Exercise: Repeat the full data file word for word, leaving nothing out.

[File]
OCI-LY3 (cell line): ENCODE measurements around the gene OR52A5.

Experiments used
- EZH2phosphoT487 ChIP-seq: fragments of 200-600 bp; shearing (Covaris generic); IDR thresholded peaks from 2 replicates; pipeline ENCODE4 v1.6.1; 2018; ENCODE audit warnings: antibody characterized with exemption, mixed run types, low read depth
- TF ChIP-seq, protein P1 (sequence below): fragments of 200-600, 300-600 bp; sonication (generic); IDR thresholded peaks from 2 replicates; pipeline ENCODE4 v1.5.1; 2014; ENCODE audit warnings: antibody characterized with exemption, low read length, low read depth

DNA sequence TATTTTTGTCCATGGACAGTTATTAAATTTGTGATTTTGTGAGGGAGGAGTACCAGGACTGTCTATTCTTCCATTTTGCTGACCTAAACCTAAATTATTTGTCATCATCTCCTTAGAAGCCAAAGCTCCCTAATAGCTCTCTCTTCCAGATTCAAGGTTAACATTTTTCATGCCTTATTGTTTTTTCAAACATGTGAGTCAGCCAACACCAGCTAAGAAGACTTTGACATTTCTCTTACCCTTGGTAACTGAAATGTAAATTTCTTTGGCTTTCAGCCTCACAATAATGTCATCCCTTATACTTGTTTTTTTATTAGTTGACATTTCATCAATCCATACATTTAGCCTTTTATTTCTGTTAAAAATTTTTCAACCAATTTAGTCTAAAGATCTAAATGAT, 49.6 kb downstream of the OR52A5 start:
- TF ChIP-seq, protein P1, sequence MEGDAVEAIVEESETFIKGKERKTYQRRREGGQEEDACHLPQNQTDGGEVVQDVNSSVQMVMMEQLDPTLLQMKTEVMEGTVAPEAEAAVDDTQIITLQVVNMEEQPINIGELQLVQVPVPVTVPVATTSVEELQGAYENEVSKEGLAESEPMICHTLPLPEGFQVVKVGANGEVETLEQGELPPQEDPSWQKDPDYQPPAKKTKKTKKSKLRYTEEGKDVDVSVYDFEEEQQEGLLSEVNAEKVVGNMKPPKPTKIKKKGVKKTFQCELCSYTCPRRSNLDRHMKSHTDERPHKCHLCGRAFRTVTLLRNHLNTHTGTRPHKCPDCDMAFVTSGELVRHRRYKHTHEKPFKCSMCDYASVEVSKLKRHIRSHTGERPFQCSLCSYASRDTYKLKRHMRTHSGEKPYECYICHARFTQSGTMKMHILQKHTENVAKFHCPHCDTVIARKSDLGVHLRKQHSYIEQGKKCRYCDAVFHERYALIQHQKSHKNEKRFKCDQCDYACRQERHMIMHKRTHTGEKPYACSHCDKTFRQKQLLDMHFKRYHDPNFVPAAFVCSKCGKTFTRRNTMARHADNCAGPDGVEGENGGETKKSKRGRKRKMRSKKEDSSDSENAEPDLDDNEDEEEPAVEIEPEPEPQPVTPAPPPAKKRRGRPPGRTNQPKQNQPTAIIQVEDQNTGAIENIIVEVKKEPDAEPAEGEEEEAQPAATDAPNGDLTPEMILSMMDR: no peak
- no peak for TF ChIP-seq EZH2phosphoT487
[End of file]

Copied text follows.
OCI-LY3 (cell line): ENCODE measurements around the gene OR52A5.

Experiments used
- EZH2phosphoT487 ChIP-seq: fragments of 200-600 bp; shearing (Covaris generic); IDR thresholded peaks from 2 replicates; pipeline ENCODE4 v1.6.1; 2018; ENCODE audit warnings: antibody characterized with exemption, mixed run types, low read depth
- TF ChIP-seq, protein P1 (sequence below): fragments of 200-600, 300-600 bp; sonication (generic); IDR thresholded peaks from 2 replicates; pipeline ENCODE4 v1.5.1; 2014; ENCODE audit warnings: antibody characterized with exemption, low read length, low read depth

DNA sequence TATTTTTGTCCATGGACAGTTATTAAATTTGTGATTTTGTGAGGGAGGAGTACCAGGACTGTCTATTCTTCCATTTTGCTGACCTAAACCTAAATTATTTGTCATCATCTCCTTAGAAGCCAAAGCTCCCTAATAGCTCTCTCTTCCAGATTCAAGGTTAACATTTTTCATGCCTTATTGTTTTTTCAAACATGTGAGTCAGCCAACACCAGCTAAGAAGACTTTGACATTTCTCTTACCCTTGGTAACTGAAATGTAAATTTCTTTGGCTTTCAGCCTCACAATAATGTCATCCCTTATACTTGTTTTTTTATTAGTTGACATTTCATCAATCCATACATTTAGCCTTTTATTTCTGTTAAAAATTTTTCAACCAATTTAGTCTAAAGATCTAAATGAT, 49.6 kb downstream of the OR52A5 start:
- TF ChIP-seq, protein P1, sequence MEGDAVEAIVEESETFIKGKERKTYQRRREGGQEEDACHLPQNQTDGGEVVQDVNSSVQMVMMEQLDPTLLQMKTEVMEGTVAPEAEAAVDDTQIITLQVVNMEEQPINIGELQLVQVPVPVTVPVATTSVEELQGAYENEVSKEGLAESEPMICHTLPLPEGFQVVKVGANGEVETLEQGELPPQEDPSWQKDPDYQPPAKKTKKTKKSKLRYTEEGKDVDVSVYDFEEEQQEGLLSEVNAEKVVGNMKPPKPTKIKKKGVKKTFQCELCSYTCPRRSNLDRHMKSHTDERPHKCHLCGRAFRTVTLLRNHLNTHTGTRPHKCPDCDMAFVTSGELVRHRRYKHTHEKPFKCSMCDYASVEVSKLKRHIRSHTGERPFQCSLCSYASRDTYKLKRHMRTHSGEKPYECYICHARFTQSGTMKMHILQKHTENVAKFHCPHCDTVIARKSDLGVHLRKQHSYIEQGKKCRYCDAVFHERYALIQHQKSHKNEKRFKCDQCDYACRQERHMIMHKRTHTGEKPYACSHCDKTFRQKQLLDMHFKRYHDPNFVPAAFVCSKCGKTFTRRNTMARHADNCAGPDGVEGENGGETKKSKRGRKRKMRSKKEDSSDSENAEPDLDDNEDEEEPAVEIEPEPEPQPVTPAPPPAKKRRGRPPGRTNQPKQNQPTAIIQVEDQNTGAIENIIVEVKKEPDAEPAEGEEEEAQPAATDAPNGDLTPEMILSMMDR: no peak
- no peak for TF ChIP-seq EZH2phosphoT487